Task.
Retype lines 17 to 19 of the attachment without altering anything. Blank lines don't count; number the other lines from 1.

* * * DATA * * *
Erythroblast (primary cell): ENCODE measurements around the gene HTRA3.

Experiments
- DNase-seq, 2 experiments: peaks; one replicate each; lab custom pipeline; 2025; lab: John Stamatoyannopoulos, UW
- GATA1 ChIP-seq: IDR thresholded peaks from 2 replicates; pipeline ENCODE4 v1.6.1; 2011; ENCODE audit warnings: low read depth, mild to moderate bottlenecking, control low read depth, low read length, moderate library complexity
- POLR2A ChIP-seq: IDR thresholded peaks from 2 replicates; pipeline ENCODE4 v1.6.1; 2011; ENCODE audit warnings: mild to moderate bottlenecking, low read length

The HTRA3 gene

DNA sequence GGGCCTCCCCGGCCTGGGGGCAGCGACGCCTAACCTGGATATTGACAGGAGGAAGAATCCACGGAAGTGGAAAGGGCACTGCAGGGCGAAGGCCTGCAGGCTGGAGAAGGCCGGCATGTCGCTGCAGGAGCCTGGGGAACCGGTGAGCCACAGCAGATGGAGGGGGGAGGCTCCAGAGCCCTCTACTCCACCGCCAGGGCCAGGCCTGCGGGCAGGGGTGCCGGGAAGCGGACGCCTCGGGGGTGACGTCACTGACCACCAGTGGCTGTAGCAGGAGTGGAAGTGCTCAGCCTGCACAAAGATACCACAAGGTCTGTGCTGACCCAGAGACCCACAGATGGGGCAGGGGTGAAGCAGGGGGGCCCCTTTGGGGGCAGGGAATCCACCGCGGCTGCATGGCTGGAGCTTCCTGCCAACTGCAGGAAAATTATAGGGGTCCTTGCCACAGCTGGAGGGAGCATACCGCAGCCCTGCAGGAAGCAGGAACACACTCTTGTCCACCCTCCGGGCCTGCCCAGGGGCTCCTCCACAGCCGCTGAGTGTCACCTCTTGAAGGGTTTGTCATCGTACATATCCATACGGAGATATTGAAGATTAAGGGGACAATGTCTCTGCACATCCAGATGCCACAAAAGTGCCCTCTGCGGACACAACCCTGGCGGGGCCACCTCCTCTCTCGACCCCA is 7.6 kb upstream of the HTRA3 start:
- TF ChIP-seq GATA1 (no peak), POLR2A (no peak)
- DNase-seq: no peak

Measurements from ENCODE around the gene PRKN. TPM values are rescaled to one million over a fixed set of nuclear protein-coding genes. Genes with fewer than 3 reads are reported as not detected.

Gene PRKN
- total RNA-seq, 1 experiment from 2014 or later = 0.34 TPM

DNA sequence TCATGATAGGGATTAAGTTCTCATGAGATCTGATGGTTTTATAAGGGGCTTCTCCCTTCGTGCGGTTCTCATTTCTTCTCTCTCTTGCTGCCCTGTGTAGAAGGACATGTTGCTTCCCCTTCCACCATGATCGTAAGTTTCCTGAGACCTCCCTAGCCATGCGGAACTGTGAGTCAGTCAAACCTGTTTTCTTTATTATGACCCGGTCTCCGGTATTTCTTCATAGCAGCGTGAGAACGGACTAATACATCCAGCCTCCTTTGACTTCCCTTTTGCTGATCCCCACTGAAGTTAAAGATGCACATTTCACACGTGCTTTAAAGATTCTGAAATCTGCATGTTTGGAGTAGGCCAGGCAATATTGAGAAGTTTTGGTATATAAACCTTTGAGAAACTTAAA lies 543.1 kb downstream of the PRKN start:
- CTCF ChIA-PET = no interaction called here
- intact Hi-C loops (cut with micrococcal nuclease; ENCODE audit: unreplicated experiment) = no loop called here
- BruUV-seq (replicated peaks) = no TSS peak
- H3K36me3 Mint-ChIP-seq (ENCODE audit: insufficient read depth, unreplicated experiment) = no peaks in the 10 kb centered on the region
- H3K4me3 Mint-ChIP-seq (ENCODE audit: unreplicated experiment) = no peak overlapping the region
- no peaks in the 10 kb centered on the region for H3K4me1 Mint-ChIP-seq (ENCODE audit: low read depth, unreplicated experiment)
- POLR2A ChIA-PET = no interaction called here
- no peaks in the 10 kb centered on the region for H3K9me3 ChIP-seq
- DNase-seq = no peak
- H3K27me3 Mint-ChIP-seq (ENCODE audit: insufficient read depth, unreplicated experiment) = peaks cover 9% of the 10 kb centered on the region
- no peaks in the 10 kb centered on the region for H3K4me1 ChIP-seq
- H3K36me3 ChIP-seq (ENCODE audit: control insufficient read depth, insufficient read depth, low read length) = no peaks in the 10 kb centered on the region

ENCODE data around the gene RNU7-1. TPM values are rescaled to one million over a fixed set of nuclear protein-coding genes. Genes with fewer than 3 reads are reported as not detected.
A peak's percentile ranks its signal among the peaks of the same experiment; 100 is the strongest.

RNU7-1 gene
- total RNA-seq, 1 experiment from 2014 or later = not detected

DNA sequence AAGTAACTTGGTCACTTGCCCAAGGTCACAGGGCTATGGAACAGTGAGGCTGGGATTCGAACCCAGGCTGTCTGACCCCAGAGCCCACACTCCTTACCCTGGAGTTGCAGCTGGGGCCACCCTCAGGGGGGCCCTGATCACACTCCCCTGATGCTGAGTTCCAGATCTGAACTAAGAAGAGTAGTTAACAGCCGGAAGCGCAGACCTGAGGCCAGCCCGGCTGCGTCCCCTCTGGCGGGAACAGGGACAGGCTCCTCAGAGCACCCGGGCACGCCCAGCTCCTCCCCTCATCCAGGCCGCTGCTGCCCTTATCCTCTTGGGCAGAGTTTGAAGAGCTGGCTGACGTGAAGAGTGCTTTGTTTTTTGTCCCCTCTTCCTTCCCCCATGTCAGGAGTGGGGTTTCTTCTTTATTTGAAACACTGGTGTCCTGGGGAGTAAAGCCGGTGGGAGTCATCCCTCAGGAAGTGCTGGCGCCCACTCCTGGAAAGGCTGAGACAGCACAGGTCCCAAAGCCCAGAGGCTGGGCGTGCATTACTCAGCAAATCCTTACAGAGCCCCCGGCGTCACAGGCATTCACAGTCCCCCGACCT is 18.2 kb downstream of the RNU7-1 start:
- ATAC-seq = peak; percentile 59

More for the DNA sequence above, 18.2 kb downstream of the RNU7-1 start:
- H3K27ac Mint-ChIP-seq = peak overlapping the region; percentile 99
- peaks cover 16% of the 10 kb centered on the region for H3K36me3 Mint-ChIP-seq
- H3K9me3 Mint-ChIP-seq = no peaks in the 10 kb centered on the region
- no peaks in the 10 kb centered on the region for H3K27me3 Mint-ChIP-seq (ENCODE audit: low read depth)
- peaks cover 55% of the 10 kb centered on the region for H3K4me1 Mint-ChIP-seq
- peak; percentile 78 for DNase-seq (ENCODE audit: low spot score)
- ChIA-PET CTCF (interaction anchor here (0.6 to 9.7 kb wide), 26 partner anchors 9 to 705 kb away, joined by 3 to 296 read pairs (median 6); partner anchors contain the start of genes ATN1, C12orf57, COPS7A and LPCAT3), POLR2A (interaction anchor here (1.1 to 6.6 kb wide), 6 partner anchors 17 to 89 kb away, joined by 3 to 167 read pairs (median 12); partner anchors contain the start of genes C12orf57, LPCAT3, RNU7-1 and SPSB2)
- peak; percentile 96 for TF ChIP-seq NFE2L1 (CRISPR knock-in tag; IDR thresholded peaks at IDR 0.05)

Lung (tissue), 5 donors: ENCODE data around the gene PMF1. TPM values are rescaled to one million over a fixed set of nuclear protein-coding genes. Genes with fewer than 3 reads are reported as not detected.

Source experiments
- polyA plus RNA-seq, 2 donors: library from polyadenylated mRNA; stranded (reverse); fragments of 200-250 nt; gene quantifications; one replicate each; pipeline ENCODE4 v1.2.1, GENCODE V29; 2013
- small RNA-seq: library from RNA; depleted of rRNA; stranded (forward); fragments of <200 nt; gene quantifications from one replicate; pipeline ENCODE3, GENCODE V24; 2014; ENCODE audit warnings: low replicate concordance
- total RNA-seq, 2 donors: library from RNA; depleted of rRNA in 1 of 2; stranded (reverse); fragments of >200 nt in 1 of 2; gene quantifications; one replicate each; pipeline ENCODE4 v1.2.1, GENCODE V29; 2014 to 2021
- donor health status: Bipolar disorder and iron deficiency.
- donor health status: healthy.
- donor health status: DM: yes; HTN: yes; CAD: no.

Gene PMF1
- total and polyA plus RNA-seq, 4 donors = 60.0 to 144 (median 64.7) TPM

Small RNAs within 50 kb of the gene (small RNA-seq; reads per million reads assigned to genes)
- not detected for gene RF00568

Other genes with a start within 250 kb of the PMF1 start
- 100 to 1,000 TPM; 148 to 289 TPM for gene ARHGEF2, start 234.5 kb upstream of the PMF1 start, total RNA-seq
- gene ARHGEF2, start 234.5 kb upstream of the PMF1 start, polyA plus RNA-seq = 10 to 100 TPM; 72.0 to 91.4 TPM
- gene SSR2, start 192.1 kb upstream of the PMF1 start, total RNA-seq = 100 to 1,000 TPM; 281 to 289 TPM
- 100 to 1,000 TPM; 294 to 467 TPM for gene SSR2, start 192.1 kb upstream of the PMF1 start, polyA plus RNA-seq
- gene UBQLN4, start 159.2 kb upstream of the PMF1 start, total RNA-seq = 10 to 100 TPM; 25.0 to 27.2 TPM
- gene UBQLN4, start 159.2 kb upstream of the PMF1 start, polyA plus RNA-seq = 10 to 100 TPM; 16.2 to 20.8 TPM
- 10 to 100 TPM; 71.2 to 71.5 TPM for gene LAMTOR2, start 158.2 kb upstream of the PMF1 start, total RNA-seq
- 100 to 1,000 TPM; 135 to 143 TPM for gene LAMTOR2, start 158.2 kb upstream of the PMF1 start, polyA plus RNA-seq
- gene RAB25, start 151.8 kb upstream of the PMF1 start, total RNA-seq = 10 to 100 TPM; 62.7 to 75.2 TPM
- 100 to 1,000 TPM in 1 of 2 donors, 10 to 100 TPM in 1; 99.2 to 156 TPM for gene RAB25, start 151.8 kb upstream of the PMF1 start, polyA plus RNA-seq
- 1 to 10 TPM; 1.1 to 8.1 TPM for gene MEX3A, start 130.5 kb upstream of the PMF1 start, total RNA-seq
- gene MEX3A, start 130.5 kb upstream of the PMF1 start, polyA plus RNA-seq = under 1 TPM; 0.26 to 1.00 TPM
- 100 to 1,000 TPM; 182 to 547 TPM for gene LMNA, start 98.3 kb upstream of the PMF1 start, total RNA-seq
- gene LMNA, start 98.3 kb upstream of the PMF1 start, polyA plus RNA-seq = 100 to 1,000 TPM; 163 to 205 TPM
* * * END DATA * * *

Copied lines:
- H3K36me3 Mint-ChIP-seq (ENCODE audit: insufficient read depth, unreplicated experiment) = no peaks in the 10 kb centered on the region
- H3K4me3 Mint-ChIP-seq (ENCODE audit: unreplicated experiment) = no peak overlapping the region
- no peaks in the 10 kb centered on the region for H3K4me1 Mint-ChIP-seq (ENCODE audit: low read depth, unreplicated experiment)